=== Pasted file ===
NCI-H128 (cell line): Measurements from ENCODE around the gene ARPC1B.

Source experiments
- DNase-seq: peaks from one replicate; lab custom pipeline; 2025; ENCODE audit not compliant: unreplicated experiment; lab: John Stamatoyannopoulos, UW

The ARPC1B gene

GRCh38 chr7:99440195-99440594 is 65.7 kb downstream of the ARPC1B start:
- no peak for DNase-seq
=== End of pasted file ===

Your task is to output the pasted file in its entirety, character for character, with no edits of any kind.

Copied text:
NCI-H128 (cell line): Measurements from ENCODE around the gene ARPC1B.

Source experiments
- DNase-seq: peaks from one replicate; lab custom pipeline; 2025; ENCODE audit not compliant: unreplicated experiment; lab: John Stamatoyannopoulos, UW

The ARPC1B gene

GRCh38 chr7:99440195-99440594 is 65.7 kb downstream of the ARPC1B start:
- no peak for DNase-seq